Anode rays originate when electrons going from the cathode to the anode collide with the atoms of the gas contained in the Crookes tube.
As the particles of the same sign repel each other, the electrons that go to the anode tear the electrons present in the crust of the gas atoms.
Thus, atoms that remained positively charged – that is, were transformed into positive ions (cations) – are attracted to the cathode (with a negative charge).
It was the German physicist Eugen Goldstein who discovered them, observing them for the first time in 1886.
Later, work on anode rays by scientists Wilhelm Wien and Joseph John Thomson eventually took over the development of mass spectrometry.
The main properties of anode rays are as follows:
– They have a positive charge, the charge value being an integer multiple of the electron charge (1.6 ± 10-19 C).
– They move in a straight line in the absence of electric and magnetic fields.
– They deviate in the presence of electric and magnetic fields, moving towards the negative zone.
– Thin layers of metal can penetrate.
– They can ionize gases.
– Both the mass and the charge of the particles that make up the anode rays vary according to the gas contained in the tube. Usually their mass is identical to the mass of the atoms or molecules from which they are derived.
– They can cause physical and chemical changes.
A little of history
Before the discovery of anode rays, there was the discovery of cathode rays, which occurred throughout the years 1858 and 1859. The discovery is due to Julius Plücker, mathematician and physicist of German origin.
Later, it was the English physicist Joseph John Thomson who studied in depth the behavior, characteristics and effects of cathode rays.
For his part, Eugen Goldstein – who had already done other research with cathode rays – was the one who discovered anode rays. The discovery took place in 1886 and he made it when he realized that the discharge tubes with the perforated cathode also emit light at the end of the cathode.
In this way he discovered that, in addition to cathode rays, there were other rays: anode rays; these were moving in the opposite direction. As these rays passed through the cathode holes or channels, he decided to call them the channel rays.
However, it was not he but Wilhelm Wien who later carried out extensive studies of anode rays. Wien, along with Joseph John Thomson, ended up laying the foundations for mass spectrometry.
Eugen Goldstein’s discovery of anode rays was a fundamental pillar for the subsequent development of contemporary physics.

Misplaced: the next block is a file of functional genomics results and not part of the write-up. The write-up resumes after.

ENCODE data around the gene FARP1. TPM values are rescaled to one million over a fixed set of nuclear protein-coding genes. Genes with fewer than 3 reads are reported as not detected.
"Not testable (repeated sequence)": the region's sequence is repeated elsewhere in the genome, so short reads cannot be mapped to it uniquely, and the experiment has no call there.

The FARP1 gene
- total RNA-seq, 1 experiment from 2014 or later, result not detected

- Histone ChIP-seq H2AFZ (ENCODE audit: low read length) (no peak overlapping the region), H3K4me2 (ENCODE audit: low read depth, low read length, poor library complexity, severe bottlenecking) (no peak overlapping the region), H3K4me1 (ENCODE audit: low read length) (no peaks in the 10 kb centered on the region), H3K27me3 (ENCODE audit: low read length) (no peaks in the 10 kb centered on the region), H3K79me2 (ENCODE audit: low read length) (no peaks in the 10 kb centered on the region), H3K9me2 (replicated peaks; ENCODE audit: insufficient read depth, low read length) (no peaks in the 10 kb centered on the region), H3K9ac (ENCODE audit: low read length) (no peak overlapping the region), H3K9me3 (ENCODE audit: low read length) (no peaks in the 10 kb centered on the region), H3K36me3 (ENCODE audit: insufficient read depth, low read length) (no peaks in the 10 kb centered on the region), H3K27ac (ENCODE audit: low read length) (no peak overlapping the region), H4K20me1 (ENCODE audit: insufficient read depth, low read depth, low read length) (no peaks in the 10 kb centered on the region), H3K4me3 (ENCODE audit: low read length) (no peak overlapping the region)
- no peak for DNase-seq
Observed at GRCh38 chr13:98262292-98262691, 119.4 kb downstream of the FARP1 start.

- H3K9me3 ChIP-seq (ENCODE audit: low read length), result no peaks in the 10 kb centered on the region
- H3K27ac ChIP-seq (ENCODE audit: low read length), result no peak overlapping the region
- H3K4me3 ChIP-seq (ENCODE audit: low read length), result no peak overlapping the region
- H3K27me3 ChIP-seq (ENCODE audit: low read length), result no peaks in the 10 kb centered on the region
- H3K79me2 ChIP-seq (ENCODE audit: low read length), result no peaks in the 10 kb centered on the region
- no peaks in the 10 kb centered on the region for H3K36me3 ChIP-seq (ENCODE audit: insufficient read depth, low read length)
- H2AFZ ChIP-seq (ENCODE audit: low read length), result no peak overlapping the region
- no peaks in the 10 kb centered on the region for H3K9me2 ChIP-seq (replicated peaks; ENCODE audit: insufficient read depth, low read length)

Thanks to the discovery of anode rays, fast and orderly swarms of atoms were available for the first time, whose application proved to be very fertile for different branches of atomic physics.
the anode ray tube
In discovering anode rays, Goldstein used a discharge tube that pierced the cathode. The detailed process by which anode rays are formed in a gas discharge tube is set out below.
By applying a large potential difference of several thousand volts to the tube, the electric field created accelerates the small number of ions always present in a gas and created by natural processes such as radioactivity.
These accelerated ions collide with the atoms in the gas, ripping off electrons and creating more positive ions. In turn, these ions and electrons attack more atoms again, creating more positive ions in what is a chain reaction.
Positive ions are attracted to the negative cathode and some pass through holes in the cathode. When they reach the cathode, they have already accelerated at a sufficient speed that, when they collide with other atoms and molecules of the gas, they excite the species to higher levels of energy.
When these species return to their original energy levels, atoms and molecules release the energy they had previously gained; Energy is emitted in the form of light.
This light-producing process, called fluorescence, causes a glow to appear in the region where ions emerge from the cathode.
Although Goldstein, with his experiments with anode rays, obtained protons, the truth is that he is not the one who attributes the discovery of the proton, as he was not able to identify it correctly.
The proton is the lightest particle of the positive particles that are produced in anode ray tubes. The proton is produced when the tube is charged with hydrogen gas. In this way, when hydrogen ionizes and loses its electron, protons are obtained.
The proton has a mass of 1.67 × 10 -24 g, about the same as the hydrogen atom, and has the same charge but opposite sign as the electron; that is, 1.6 × 10-19 C.
Mass spectrometry, developed from the discovery of anode rays, is an analytical procedure that makes it possible to study the chemical composition of the molecules of a substance based on their mass.
It allows you to recognize unknown compounds, count known compounds, and know the properties and structure of a substance’s molecules.
In turn, the mass spectrometer is a device with which the structure of different chemical compounds and isotopes can be analyzed very accurately.
The mass spectrometer allows atomic nuclei to be separated based on the relationship between mass and charge.